First of all, I am excited about ordering powerpoints synced with the audio from some of the presentations I missed because they were sold out, or they conflicted with medical student activities. There was one on VBAC I definitely plan on ordering, and will see how much money I can spare on the some of the other interesting topics.

I wish I could buy lots of books, too. Such as Special Issues in Women’s Health, or Evaluation of Cesarean Delivery.

I heard about the Maternal and Child Health Library out of Georgetown. Time to sign up for another newsletter. Hmm, maybe another one. Here’s a flyer from the North American Society for Psychosocial Obstetrics and Gynecology, and I think they have a newsletter. Phew, they seem to be on a newsletter hiatus.

I grabbed a flyer on NIH Loan Repayment Programs. Interesting. I am keen on doing disparities research eventually.

The President’s Program focused on perinatal depression. I liked that he had a spectrum of speakers: one patient / activist, one psychologist, and one physician. I learned about the Perinatal Depression Information Network, which I don’t know much about, but sounds like it could be a good resource. One of the biggest issues with depression (and other mental illness) is that it can be isolating, and I am a firm believer in support networks and information for patients to counteract this sense of isolation. I noticed that one of the Presidential Program posters mentioned dyadic assessment and intervention for mothers and infants aimed at improving attachment for women with a history of trauma. This was from the University of Michigan. Sounds like some great research.

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Reply turned post, I’m Mom f*cking TFH round up style

I don’t know how many of you have read this awesome post at Shapely Prose, but if you haven’t, please do. I am loving this wave of posts in which bloggers are proudly taking a stand on being good at what they do, and having high standards and authority. (Not like Technorati authority or Eric Cartman’s authori-tay. Wink wink, Rachel. Stay dry!)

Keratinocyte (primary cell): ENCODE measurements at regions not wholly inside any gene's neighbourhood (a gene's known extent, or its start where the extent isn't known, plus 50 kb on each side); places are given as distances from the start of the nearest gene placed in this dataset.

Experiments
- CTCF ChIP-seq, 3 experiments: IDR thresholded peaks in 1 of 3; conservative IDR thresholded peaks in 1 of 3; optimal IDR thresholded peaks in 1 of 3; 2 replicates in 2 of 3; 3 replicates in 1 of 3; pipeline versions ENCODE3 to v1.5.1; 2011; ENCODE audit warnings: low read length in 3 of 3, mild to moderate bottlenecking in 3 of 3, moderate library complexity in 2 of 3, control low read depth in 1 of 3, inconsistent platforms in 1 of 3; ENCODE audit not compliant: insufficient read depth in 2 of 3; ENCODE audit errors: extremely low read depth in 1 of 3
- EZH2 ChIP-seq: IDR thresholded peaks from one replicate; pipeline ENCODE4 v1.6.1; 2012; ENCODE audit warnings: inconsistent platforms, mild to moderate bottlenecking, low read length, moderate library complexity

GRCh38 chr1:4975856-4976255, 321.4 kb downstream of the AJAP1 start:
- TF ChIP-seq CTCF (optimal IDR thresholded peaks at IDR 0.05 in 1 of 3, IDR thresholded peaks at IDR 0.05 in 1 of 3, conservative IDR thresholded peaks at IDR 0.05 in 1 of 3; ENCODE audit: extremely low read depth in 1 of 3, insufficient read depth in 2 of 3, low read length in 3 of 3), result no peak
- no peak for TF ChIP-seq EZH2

Here is another great post by a blogger I have added to my out-of-control blog reader, That Post on Natural Childbirth on The Feminist Agenda.

And, this bit of awesomeness at Fugitivus. The post is pretty specific to a recent post she wrote about adoption, and how she is sick of putting up disclaimers and catering to reactionary commenters who derail these conversations. But, it is similar to what a lot of these posts are saying. She says:

I’m not catering to anybody else, and I’ve never felt any shame over that, despite how many trolls have tried to make me feel shame by screeching about free speech and limited perspective and your tone is too angry and oh my god she’s using swears.

The whole post, and all of the other ones I link to, are all worth a read. Here is my reply on harriet’s post at Fugitivus:

Wowza. Love it.

Sorry, I am about to go off.

I forwarded your recent adoption post to a friend of mine. She is someone who had a relatively successful adoption, but is so in tune with the major flaws in the whole adoption industry. I am incredibly lucky to have learned about adoption on a deeper level, and been shown the issues of adoptive parent privilege and birth mother (and adoptee) silencing prevailing media and cultural dialogue. The barriers to being able to discover one’s genetic identity and familial history as an adoptee.

I learned what I have learned by listening to the people in my life that are part of the adoption triad, and through my interaction with birth mothers (and adoptive parents, and adoptee infants) as a health care practitioner-to-be. I still feel like I need to tread lightly before I start bloviating on this subject.